With each of these quirky techniques, I can’t help thinking that there is a method to the madness. I can understand and appreciate that with a stroke rate of 60 breathing every cycle (30 respirations per minute) would not be enough to maintain such a high speed. The extra 5 or 6 breaths each lap could really make a difference. Giving up the two dolphin kicks off each wall seems a bit contrary to what most coaches would advocate, but perhaps the trade for the earlier breaths is worth it. I have never seen another swimmer use his unusual kicking technique, but in spite of forfeiting two kicks each cycle, he somehow manages to maintain his speed with a slow stroke rate. Undoubtedly, that enables him to finish with his incredible kicking speed. But what about those air bubbles?

It always seemed to make more sense to me to keep air in the lungs as long as possible before exhaling prior to the breath. After all, the more buoyant we are with the air in our lungs, the higher in the water, the less frontal drag. It would seem, but perhaps not.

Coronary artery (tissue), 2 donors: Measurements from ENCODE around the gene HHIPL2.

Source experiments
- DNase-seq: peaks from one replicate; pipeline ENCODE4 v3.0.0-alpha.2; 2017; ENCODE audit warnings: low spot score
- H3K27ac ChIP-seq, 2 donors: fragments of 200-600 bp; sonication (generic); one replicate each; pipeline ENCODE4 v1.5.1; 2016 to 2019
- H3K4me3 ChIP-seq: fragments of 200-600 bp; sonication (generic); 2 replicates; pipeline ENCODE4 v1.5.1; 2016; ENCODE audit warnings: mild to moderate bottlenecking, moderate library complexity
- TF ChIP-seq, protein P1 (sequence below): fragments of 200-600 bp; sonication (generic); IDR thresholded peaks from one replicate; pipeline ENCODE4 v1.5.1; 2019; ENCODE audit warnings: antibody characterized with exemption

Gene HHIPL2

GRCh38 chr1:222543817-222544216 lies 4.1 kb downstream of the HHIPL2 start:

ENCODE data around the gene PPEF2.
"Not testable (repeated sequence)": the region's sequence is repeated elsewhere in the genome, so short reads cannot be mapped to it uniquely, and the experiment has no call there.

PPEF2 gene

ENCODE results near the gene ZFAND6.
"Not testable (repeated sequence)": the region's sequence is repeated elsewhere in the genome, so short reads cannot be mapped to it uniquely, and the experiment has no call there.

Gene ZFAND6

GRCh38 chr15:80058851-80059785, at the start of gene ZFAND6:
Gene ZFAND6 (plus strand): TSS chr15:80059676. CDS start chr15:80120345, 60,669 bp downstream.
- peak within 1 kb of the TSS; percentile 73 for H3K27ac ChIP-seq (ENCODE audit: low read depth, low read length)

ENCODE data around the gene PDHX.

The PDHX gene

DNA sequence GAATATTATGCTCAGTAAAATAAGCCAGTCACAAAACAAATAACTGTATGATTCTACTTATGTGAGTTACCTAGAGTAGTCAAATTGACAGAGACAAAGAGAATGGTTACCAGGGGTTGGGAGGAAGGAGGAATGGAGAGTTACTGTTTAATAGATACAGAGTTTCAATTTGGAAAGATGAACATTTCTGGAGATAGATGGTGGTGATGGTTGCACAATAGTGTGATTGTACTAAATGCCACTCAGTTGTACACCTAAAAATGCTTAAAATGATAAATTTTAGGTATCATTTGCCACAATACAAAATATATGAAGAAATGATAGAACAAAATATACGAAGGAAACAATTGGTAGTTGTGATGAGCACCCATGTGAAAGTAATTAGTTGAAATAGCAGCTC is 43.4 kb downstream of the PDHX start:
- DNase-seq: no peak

Water is some 800 times denser than air and the frontal drag forces in water are astronomically higher than in air. The Emperor Penguins do not escape the wrath of the sea lion by kicking or pulling harder, but by reducing frontal drag, surrounding themselves with tiny air bubbles, rather than water, at that critical feeding time. I know that some racing boats put steps in the hulls in order to trap air under the boat and increase lift and reduce drag. Perhaps a few air bubbles under the chest of a swimmer has more impact on reducing frontal drag than keeping all of it in our lungs. Who knows?

I do know this. Swimmers, like Sun Yang, end up teaching us more than we think we know. It is up to us to observe, to think, to question and most importantly, to learn. Chris might be right. The Emperor Penguins and Sun Yang may be on to something.

Yours in swimming,

Gary Sr.


The Art of Swim Parenting

8 Comments